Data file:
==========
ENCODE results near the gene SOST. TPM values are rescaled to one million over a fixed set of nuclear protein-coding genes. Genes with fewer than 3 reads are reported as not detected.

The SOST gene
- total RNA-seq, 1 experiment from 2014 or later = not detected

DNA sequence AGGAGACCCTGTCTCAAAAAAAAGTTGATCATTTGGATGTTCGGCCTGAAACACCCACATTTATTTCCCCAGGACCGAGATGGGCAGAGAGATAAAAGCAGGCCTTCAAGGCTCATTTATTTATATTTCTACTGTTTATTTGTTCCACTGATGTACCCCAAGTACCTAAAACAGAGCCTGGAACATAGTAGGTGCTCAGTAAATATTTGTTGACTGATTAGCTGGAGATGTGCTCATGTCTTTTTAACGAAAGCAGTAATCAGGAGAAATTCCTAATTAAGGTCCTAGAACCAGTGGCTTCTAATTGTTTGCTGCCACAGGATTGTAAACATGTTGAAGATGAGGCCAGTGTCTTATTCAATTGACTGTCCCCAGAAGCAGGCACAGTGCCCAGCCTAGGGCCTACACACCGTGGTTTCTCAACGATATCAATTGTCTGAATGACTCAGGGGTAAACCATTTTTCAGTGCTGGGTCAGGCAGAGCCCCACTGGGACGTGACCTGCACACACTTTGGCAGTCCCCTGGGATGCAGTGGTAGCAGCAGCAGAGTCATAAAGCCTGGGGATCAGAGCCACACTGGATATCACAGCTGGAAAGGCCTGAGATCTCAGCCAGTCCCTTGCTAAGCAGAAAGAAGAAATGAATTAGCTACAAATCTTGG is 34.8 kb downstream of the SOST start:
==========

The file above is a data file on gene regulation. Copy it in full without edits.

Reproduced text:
ENCODE results near the gene SOST. TPM values are rescaled to one million over a fixed set of nuclear protein-coding genes. Genes with fewer than 3 reads are reported as not detected.

The SOST gene
- total RNA-seq, 1 experiment from 2014 or later = not detected

DNA sequence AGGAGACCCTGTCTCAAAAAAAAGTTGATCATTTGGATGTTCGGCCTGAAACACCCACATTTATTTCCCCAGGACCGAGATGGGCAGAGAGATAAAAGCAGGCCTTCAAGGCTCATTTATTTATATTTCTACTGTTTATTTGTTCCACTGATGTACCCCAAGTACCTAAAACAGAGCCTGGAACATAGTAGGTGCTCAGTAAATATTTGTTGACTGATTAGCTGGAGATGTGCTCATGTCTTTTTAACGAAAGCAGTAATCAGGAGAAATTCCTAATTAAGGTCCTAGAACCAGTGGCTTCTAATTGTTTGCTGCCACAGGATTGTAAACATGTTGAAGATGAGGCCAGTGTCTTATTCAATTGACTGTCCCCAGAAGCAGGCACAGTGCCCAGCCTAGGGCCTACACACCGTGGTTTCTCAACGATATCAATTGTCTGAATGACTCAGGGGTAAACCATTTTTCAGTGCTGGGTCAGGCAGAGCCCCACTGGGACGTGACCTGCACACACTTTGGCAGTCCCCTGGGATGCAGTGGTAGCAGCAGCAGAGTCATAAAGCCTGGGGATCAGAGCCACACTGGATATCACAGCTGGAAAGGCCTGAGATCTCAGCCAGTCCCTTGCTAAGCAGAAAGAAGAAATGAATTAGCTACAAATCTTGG is 34.8 kb downstream of the SOST start: